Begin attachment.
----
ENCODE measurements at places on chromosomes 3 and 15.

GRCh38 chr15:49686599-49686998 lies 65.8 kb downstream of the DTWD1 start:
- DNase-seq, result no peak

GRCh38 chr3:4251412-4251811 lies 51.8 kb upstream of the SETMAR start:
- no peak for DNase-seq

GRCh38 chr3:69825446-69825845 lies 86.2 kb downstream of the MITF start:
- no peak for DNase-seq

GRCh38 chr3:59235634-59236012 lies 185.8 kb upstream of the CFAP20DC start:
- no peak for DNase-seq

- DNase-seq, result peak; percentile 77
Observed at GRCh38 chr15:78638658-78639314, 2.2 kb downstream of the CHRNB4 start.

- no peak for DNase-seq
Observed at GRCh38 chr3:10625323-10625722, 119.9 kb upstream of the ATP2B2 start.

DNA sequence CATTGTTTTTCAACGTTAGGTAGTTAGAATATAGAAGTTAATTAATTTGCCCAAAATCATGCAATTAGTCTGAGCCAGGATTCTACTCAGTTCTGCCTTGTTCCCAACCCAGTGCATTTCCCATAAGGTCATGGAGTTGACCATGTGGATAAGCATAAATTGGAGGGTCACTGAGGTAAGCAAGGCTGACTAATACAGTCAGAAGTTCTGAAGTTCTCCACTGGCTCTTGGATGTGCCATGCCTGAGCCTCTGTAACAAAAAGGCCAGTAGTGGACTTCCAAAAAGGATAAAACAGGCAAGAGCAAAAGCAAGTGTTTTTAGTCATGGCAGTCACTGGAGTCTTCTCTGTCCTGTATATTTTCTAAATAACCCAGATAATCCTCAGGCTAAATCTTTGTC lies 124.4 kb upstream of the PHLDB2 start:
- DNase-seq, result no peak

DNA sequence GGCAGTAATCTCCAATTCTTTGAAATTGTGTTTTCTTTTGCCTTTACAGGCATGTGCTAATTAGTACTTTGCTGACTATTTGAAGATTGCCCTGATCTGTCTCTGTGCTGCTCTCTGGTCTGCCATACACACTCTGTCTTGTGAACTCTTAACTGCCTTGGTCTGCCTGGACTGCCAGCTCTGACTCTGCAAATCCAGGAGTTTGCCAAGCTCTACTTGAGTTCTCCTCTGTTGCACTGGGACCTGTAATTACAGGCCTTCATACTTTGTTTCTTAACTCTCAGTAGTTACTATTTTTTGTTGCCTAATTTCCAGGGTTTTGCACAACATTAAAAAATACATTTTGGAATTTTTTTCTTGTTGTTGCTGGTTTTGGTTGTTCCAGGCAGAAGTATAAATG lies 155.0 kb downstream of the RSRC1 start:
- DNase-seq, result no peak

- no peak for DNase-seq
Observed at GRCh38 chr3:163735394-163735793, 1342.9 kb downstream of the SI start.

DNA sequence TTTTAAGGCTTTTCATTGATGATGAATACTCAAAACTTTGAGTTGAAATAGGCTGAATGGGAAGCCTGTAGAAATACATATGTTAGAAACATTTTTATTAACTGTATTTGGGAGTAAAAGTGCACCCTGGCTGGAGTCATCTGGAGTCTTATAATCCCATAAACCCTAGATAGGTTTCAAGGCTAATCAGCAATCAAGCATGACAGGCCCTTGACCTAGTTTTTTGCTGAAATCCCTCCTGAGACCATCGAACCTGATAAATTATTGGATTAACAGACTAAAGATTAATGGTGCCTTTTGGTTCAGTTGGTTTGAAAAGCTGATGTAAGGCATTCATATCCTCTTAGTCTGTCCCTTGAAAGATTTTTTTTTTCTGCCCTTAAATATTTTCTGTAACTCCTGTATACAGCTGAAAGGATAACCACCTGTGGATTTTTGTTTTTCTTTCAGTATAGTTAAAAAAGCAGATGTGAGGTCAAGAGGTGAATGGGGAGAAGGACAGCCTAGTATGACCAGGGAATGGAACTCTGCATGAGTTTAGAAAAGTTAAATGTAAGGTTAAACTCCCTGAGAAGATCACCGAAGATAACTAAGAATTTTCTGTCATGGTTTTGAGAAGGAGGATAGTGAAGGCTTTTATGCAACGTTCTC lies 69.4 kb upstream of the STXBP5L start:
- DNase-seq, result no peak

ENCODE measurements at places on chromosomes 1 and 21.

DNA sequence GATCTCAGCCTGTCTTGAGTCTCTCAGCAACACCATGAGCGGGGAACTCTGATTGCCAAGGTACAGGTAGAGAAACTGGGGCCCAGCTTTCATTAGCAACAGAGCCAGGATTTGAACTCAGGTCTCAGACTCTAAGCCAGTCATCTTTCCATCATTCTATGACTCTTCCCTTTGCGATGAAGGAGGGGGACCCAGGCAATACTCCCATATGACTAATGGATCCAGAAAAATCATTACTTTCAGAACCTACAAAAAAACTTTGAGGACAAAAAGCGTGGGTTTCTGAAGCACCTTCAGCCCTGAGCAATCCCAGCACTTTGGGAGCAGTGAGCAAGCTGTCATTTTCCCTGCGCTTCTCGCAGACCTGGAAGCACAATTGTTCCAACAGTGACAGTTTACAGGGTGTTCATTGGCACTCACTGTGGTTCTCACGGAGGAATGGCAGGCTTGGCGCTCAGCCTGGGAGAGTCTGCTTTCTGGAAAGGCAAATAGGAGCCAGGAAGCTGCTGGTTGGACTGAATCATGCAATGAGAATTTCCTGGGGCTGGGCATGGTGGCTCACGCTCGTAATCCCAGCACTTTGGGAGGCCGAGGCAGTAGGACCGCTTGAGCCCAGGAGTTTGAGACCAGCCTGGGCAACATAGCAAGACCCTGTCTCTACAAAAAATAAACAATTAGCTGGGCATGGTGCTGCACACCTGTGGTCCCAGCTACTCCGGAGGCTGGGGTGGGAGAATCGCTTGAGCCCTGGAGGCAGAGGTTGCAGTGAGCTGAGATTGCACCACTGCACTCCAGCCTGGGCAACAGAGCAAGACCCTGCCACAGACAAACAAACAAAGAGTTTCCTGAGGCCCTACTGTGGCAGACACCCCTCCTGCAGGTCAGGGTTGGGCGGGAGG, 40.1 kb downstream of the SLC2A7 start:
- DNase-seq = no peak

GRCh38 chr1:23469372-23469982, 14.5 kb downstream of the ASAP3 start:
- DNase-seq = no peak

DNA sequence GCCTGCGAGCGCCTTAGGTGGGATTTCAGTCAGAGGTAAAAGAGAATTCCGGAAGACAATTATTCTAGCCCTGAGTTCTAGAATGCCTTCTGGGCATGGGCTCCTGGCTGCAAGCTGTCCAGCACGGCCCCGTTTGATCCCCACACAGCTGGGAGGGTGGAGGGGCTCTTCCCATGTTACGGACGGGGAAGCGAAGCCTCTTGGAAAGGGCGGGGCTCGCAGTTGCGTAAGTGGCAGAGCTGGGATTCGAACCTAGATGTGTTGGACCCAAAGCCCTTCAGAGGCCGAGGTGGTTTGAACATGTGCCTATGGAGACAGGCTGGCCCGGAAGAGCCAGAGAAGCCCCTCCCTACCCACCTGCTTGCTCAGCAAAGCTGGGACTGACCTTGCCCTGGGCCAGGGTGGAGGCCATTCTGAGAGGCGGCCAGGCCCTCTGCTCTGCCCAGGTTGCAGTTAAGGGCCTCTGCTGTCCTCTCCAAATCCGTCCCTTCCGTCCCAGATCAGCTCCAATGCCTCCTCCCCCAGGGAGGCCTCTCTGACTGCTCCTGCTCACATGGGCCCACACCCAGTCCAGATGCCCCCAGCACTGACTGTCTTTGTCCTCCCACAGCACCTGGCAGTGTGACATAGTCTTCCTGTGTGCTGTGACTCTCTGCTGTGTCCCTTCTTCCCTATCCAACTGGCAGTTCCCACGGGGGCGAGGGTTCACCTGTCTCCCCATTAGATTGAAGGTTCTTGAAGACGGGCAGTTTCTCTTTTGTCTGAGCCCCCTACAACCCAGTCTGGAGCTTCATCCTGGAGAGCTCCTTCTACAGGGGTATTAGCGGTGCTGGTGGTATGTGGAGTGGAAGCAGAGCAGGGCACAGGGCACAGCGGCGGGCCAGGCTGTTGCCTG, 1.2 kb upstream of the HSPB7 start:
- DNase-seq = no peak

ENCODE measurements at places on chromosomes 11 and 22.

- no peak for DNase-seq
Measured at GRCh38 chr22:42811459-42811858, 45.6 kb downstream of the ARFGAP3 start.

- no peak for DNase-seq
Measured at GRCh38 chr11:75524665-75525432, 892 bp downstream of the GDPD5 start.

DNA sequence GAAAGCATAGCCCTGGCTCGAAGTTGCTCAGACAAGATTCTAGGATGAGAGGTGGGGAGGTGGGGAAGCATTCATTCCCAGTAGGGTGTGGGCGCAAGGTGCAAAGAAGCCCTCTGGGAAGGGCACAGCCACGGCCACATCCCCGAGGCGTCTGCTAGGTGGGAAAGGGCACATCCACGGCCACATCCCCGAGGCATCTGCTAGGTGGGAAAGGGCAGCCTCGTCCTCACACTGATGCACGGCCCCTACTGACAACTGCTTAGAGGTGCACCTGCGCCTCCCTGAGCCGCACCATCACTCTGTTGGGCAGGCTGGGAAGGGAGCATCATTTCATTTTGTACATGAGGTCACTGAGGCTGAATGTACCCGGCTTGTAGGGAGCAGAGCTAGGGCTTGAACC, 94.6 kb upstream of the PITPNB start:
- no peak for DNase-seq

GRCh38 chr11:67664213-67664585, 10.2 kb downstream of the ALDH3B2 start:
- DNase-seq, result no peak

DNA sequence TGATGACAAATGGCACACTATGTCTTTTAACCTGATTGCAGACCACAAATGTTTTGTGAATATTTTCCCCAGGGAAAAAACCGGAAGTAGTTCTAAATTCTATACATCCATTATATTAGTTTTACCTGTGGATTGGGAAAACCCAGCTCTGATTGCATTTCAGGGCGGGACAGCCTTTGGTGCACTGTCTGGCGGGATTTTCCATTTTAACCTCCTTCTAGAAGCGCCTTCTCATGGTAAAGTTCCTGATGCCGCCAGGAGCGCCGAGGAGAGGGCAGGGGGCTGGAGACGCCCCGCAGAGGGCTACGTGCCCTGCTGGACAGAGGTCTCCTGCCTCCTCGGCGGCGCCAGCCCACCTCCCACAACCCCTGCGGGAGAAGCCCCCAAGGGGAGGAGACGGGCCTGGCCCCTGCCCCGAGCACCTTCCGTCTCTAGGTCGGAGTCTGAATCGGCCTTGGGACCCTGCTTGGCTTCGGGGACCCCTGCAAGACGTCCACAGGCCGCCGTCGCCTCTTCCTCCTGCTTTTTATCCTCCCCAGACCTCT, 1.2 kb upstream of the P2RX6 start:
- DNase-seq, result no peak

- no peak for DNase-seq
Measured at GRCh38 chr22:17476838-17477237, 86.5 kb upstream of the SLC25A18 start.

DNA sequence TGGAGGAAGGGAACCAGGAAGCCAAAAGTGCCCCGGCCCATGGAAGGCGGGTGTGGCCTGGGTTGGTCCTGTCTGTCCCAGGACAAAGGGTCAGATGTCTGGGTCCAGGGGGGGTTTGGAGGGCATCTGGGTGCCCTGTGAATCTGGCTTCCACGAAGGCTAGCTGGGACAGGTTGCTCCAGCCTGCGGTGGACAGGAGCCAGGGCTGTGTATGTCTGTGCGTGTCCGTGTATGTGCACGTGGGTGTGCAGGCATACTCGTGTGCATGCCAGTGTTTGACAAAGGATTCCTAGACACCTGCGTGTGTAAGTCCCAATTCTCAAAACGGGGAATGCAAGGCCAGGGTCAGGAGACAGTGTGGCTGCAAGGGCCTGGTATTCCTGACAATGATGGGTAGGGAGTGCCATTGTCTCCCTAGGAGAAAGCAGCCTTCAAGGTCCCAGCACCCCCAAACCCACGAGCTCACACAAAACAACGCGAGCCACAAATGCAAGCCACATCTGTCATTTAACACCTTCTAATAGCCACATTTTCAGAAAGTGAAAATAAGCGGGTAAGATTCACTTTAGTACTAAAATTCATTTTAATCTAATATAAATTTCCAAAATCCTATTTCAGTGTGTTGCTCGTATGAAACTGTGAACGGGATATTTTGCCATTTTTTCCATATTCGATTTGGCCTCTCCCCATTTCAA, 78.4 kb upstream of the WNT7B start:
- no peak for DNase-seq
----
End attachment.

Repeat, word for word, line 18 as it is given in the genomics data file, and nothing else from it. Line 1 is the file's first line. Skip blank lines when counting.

- no peak for DNase-seq